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In today’s Guardian, several music critics write, sometimes very movingly, about the songs that can bring them to tears. It’s a subject most of us can relate to, including me. Many songs have made me cry over the years; I’ve cried to Nick Drake, Tim Buckley, the Velvet Underground, REM, Palace, Bonnie Prince Billy, Mazzy Star, Johnny Cash, the Flying Burrito Brothers, Kristin Hersh, and countless others – indeed, there are few artistes who haven’t made me bawl at some stage. But the ones that stick in my memory at the moment are the ones that got to me last year, just after an old friend who was just a few months older than me died very suddenly of what was either an aneurysm or a heart attack (the post mortem couldn’t reach a conclusion). Everyone who knew him was stunned by his death, which didn’t seem quite real, like all sudden deaths. A day or two after he died, I was trying and failing to work so I went for a walk in my local park, listening to Hot Chip’s then recently-released album One Life Stand. And less than a minute into the third song, I found myself crying.

A pulsating dance song doesn’t seem like the sort of thing to bring on sobs, but this song did. It was the lyrics, particularly this section: “Nothing is wasted, life is worth living…There is a day that is yours for embracing, everything’s nothing, nothing is ours…”

I think what set me off was the “nothing is wasted” line, the idea that even if someone is gone there was a point to them being here, that their lives weren’t wasted, that everything goes to nothingness in the end but that’s okay. Anyway, tears started trickling down my cheeks as I walked along, but I didn’t stop walking. As the synthy strings soared, I somehow felt uplifted as well as sad, as if all that was needed was just to keep marching along to the beat. The combination of the bittersweet lyrics and melancholy dance music was, it turned out, just what I needed.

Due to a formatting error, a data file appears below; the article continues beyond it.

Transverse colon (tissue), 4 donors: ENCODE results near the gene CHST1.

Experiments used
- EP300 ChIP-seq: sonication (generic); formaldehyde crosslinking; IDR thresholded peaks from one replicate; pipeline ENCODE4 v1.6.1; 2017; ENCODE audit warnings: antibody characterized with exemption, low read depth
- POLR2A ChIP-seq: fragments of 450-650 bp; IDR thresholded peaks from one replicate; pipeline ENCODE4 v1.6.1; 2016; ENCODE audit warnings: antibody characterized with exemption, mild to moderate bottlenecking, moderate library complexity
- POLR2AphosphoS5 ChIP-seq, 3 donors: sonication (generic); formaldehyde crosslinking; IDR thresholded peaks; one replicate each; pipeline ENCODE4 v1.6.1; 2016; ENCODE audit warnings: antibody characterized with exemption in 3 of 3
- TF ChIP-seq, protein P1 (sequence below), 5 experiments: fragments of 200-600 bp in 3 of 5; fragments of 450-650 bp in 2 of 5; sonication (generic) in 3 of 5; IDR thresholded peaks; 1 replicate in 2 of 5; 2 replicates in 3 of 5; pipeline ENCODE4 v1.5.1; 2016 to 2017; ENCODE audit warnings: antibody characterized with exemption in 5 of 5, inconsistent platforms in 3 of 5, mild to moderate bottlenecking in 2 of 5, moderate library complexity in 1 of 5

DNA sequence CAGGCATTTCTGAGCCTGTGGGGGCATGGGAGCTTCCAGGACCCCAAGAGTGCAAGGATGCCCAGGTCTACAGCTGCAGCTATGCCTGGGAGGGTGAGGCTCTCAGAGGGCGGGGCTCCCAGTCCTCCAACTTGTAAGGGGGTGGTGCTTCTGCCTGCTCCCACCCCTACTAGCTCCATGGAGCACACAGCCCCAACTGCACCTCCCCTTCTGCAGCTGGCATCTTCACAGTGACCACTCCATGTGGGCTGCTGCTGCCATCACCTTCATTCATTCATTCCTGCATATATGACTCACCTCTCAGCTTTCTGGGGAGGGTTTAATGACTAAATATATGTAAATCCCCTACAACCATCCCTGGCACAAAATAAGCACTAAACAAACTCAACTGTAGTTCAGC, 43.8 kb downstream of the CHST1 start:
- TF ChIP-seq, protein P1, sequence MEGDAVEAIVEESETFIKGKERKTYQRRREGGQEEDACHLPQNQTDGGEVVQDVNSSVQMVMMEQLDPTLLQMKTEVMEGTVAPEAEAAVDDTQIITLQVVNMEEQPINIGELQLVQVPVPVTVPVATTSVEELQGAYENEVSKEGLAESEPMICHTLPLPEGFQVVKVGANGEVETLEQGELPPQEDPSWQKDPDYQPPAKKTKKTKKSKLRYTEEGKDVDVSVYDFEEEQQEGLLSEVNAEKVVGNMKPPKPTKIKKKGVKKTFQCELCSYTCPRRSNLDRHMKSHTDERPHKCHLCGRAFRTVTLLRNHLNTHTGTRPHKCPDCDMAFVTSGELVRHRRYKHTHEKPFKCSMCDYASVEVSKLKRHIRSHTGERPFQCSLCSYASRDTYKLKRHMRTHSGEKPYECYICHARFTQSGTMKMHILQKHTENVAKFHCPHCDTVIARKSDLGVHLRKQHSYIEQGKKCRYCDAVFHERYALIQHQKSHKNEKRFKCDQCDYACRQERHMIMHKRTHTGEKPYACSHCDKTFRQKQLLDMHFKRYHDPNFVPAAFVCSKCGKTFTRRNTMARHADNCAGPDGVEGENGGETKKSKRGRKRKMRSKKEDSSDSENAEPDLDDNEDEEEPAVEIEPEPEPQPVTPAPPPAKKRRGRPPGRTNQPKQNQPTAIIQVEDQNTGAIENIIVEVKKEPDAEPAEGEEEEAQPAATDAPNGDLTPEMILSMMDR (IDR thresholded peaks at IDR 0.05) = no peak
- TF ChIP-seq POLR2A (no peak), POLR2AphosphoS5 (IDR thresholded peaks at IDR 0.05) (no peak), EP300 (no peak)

It wasn’t the only song that made me cry around that time. The day after my friend died I was listening to Charlotte Gainsbourg’s IRM on the bus on my way in to meet fellow stunned and bereaved friends for a drink, and half the songs on it made me tear up. ‘In The End”s sweetly sad melody combined with the words “who’s to say it’s all for the best in the end?” had me turning away from the person sitting next to me so he wouldn’t see how red my eyes and nose were.

It says something about both those songs that when I was checking those Youtube links and listened to them again, they still both made me cry. And yet, in a weird way, like a lot of the songs that make you cry, they made me feel strangely better afterwards.

What about you? What songs bring you to tears?

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Gold-digger Amnesty

Thoroughly depressed with the state of the nation, I decided to cheer myself up yesterday by listening to some nice, brainless pop music. I feel the qualifying adjective is important here, because there’s also very clever pop music out there, but that’s not of any use to me when I want myself opium’d up by dithering beats and sugarsnap lyrics, is it?

If there’s one thing stupid pop music has taught me, it’s that if there’s one career group more maligned than Fianna Fail politicians or IMFites, it’s gold-diggers. Yes. Young women (I calls ageism, for it appears biddies are disqualified from rushing men for the moolah) who are attracted to men more successful than themselves are terrible hussies altogether. Perhaps even responsible for a portion of our current economic woes! Gold-diggers: breaking bankers, one suit at a time.

See, I was bopping along to Cee-Lo Green’s wonderfully catchy “Fuck You” (“Forget You” to anyone still relying on the radio to get them their aural jollies) when I paused, took a breath, furrowed my brow. Cee-Lo’s complaint is that his ladyfriend left him for a much more affluent gentleman, one who owns a car and has no problem taking the lady for the odd spin in same. Seeing them spinning about the place makes Cee-Lo feel most disgruntled. If only he had the kind of money that could buy him a car! Then he could still be with the gold-digger, whom he still loves, but also really resents because she’s not turned on by penury.